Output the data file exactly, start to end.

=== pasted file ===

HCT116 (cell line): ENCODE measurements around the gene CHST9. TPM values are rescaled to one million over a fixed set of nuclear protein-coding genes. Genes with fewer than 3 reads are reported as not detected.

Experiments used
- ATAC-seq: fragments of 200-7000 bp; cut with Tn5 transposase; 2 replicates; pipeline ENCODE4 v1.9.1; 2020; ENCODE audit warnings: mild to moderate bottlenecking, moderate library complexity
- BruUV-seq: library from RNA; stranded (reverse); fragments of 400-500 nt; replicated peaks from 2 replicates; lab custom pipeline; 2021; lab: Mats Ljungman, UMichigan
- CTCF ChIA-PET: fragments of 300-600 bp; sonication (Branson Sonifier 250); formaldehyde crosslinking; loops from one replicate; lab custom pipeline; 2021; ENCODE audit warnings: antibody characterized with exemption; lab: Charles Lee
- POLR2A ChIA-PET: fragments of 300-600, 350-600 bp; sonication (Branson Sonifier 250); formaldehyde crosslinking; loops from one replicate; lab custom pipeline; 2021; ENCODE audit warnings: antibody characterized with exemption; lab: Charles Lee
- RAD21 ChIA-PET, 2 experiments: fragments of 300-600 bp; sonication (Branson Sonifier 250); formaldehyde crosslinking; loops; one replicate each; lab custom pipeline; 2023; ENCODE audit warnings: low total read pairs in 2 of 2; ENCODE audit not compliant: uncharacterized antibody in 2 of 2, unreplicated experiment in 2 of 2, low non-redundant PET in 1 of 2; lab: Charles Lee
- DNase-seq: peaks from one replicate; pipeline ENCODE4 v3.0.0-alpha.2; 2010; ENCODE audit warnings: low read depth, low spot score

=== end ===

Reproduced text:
HCT116 (cell line): ENCODE measurements around the gene CHST9. TPM values are rescaled to one million over a fixed set of nuclear protein-coding genes. Genes with fewer than 3 reads are reported as not detected.

Experiments used
- ATAC-seq: fragments of 200-7000 bp; cut with Tn5 transposase; 2 replicates; pipeline ENCODE4 v1.9.1; 2020; ENCODE audit warnings: mild to moderate bottlenecking, moderate library complexity
- BruUV-seq: library from RNA; stranded (reverse); fragments of 400-500 nt; replicated peaks from 2 replicates; lab custom pipeline; 2021; lab: Mats Ljungman, UMichigan
- CTCF ChIA-PET: fragments of 300-600 bp; sonication (Branson Sonifier 250); formaldehyde crosslinking; loops from one replicate; lab custom pipeline; 2021; ENCODE audit warnings: antibody characterized with exemption; lab: Charles Lee
- POLR2A ChIA-PET: fragments of 300-600, 350-600 bp; sonication (Branson Sonifier 250); formaldehyde crosslinking; loops from one replicate; lab custom pipeline; 2021; ENCODE audit warnings: antibody characterized with exemption; lab: Charles Lee
- RAD21 ChIA-PET, 2 experiments: fragments of 300-600 bp; sonication (Branson Sonifier 250); formaldehyde crosslinking; loops; one replicate each; lab custom pipeline; 2023; ENCODE audit warnings: low total read pairs in 2 of 2; ENCODE audit not compliant: uncharacterized antibody in 2 of 2, unreplicated experiment in 2 of 2, low non-redundant PET in 1 of 2; lab: Charles Lee
- DNase-seq: peaks from one replicate; pipeline ENCODE4 v3.0.0-alpha.2; 2010; ENCODE audit warnings: low read depth, low spot score